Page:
Can Onion Juice Stop Hair Loss?

Medically reviewed by Cynthia Cobb, APRN on August 10, 2017Written by Adrian White

Onion juice for hair care

Onion juice is a known remedy for hair health, specifically for hair loss. It’s been used for decades as a home treatment.

Considering using onion juice for your own hair care? Read up on the remedy to make sure it will benefit your particular hair health and care routine.

Why use onion juice for hair?

Onion juice may be effective for hair loss in some instances. It may also restore luster and shine. Onion juice could also prevent premature graying of hair and treat dandruff.

Here’s a full list of the claimed benefits of onion juice for hair care:

  • alopecia treatment
  • inflamed, dry, or itchy scalp
  • hair loss
  • dandruff
  • thinning hair
  • dry or brittle hair
  • prematurely graying hair
  • scalp infection

Does onion juice for hair loss work?

Science shows that there are many ways onion juice can help with hair loss. For one, onions are high in dietary sulfur, a nutritional element our bodies need.

Sulfur is found within amino acids, which are components of protein. Proteins — and especially keratin, which is known to be sulfur-rich — are needed for growing strong hair.

When added to the hair and scalp, onion juice can provide extra sulfur to support strong and thick hair, thus preventing hair loss and promoting hair growth.

The sulfur from onions may also help promote collagen production. Collagen in turn helps the production of healthy skin cells and hair growth.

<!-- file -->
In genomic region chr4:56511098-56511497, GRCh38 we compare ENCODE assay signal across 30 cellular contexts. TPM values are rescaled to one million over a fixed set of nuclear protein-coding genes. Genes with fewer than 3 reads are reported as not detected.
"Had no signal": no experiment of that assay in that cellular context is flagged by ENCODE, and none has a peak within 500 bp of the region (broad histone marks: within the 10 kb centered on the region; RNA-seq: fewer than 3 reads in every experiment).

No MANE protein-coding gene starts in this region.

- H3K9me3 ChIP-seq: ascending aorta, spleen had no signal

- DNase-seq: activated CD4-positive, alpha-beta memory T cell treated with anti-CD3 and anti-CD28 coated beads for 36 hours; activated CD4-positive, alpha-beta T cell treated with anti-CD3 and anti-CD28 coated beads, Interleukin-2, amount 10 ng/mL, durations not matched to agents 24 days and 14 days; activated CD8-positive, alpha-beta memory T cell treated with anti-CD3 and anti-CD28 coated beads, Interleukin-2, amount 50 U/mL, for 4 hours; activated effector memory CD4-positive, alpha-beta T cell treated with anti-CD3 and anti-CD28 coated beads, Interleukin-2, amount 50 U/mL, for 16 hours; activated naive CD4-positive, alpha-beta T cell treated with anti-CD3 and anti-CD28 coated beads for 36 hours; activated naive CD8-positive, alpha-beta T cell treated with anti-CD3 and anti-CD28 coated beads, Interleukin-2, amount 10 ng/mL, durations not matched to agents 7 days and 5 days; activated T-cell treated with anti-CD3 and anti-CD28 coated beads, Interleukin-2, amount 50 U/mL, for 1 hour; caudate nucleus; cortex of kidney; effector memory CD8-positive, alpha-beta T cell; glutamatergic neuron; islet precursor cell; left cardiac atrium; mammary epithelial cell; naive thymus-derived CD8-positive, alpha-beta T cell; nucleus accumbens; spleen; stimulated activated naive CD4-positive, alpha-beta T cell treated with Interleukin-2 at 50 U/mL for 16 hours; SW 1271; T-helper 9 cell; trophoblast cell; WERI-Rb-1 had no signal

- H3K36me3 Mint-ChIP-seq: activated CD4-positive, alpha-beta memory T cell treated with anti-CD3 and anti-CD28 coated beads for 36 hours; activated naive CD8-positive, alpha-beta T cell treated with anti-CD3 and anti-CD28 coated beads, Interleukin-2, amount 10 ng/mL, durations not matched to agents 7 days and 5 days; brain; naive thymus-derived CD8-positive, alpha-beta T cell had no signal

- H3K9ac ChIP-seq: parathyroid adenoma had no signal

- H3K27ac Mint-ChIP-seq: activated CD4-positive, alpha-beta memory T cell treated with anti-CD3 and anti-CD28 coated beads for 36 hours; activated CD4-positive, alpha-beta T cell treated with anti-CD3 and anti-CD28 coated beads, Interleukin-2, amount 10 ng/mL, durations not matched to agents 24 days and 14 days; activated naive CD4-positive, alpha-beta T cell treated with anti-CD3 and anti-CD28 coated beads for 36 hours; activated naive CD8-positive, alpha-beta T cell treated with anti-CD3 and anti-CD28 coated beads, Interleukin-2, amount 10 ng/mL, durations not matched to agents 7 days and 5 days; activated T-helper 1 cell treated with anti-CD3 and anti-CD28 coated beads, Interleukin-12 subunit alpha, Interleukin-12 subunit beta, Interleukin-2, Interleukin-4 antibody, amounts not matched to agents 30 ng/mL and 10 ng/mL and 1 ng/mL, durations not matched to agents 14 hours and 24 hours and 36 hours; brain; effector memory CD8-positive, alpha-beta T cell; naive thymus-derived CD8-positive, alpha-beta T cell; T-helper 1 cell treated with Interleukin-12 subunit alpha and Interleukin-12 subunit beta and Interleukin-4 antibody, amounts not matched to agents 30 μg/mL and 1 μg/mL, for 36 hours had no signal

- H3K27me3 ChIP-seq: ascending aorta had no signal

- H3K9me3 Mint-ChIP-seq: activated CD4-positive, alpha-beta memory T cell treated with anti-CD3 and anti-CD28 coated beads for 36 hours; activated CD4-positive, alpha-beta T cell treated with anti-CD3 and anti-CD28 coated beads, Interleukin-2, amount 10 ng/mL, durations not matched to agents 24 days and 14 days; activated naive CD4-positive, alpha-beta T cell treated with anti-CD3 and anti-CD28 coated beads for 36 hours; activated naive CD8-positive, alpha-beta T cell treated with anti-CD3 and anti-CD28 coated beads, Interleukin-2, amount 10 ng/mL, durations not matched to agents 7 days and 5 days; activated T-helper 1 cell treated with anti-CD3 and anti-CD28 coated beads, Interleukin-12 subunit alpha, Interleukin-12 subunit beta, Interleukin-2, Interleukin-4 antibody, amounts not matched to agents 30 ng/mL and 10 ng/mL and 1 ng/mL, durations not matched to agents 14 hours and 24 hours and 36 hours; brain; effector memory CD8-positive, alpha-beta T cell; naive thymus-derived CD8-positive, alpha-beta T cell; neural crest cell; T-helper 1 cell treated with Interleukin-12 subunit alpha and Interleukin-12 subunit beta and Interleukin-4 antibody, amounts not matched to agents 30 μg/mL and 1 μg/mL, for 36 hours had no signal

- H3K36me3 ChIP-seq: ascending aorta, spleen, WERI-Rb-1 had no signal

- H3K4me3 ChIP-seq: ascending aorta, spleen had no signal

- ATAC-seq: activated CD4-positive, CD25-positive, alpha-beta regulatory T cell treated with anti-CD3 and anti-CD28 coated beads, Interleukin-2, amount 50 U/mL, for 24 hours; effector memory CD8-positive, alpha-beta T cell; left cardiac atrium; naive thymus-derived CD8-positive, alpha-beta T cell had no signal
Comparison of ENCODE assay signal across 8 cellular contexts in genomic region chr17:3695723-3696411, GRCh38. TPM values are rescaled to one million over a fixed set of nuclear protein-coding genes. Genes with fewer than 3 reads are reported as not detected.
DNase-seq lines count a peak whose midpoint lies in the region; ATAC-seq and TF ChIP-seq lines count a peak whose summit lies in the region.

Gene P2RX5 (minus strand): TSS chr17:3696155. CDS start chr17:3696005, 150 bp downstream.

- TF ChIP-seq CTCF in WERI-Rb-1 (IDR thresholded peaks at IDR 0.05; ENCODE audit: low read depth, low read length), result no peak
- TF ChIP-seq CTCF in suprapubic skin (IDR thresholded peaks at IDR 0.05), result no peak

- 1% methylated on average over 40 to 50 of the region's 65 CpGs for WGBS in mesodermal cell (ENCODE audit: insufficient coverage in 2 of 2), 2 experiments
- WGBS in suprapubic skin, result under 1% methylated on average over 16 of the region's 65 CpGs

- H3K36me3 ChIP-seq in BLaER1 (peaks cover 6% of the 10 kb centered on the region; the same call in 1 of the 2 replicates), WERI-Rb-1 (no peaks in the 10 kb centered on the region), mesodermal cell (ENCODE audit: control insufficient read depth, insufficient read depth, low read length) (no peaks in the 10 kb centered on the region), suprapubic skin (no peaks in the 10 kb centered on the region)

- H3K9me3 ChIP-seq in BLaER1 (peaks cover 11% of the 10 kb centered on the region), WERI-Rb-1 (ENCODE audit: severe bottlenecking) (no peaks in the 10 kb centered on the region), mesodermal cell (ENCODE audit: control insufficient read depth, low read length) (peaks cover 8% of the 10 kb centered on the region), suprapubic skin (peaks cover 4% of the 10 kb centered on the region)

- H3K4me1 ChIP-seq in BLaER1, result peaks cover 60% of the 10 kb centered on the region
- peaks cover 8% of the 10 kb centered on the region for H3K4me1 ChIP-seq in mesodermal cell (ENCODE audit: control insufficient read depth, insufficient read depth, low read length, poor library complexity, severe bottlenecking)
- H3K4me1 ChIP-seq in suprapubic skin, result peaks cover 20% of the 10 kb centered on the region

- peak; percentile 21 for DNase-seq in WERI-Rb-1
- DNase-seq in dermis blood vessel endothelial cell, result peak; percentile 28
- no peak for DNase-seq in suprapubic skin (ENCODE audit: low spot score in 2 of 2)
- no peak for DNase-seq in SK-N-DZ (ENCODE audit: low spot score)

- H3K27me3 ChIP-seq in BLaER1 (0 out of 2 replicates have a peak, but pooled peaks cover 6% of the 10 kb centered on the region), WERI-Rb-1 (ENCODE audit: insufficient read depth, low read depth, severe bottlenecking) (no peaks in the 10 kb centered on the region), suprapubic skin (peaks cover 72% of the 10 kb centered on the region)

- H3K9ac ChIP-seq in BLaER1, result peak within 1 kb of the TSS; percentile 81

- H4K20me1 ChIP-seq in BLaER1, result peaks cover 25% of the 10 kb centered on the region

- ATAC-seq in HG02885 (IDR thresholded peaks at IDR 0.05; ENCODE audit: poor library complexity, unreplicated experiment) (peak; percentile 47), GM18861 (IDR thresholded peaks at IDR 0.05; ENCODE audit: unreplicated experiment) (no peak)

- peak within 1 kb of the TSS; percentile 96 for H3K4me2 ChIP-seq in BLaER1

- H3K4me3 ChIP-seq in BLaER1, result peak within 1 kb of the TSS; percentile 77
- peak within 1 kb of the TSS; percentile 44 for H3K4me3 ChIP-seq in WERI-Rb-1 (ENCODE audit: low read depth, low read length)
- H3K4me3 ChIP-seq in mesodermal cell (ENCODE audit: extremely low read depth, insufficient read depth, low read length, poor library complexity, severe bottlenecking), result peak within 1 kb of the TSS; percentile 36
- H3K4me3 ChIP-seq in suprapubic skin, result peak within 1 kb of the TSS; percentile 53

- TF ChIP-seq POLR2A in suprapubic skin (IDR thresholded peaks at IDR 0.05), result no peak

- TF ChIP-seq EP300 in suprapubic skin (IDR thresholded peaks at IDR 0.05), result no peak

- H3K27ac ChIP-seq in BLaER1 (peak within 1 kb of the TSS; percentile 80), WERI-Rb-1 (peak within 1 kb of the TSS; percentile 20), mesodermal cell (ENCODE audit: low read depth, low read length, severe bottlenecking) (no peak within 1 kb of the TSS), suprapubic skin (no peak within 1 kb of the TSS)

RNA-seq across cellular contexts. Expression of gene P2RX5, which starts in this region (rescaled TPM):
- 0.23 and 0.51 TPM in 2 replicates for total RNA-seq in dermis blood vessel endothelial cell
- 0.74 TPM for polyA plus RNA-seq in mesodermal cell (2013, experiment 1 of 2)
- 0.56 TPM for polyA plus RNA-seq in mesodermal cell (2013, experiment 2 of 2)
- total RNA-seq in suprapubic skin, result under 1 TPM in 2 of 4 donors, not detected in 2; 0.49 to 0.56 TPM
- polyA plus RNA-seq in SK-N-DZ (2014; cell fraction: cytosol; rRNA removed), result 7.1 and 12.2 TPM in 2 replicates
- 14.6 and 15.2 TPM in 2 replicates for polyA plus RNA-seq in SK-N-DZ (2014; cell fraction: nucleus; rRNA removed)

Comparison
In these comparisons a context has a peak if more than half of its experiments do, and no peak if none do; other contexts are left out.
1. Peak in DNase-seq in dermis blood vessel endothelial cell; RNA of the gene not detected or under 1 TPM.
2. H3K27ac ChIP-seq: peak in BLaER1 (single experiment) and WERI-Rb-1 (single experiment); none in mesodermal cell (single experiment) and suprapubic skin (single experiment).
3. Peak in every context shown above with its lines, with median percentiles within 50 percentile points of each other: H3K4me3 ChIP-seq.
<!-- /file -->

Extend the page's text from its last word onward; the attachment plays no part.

It’s also believed that onions may boost circulation. Applying onion juice to the hair and scalp could increase blood supply to hair follicles, which in turn improves hair growth.

There have been studies on how onion juice prevents hair loss, but not on its other benefits.

A 2002 study attempted to put onion juice’s hair loss science in action. The group who washed their hair with onion juice experienced more hair growth than those who washed it with tap water. Men also appeared to experience a greater benefit than women.

However, the study is over a decade old, and not all subjects completed the test. More research is needed into how onion juice works and if its benefits are significant. Nevertheless, many more recent studies and reviews of natural hair loss treatments reference the study as reliable evidence that onion juice can be helpful.

On the other hand, onion juice shouldn’t be considered a cure for hair loss conditions like alopecia or pattern baldness. It can help stimulate and protect growth of current hair, but it’s not known to reverse any hair loss-related illness.

How do you use onion juice for hair?

Many people have developed simple instructional home treatments to apply onion juice to their hair.

Some people may avoid using onion juice for their hair due to its strong smell. For this reason, some have suggested simple recipes to help curb the onion smell.

What should I know before using onion juice?

Using onion juice for hair is mostly safe. If you have an allergy to onions, you shouldn’t use onion juice on your hair.

Even among those who are not allergic, onions can be quite caustic to the skin. Side effects may include redness and itching, depending on how potent a concoction you make. Mixing onion juice with an emollient like aloe vera or coconut oil may prevent this.

Don’t use onion juice as a cure for alopecia or other hair loss issues. For some conditions — such as alopecia — the only successful cure is a hair transplant. The same applies to baldness.

Also, certain medications can increase a person’s sensitivity to onion juice on the skin (such as aspirin). If you’re concerned about interactions, do a skin test first, or talk to your doctor.

The bottom line

Onion is a safe, natural, and affordable home remedy that can be great for your hair. Many people have reported that it improves thickness, stimulates growth, and even regenerates new growth when dealing with hair loss.

Still, onion juice is not a cure for pattern baldness, alopecia, or other hair loss-related disorders.

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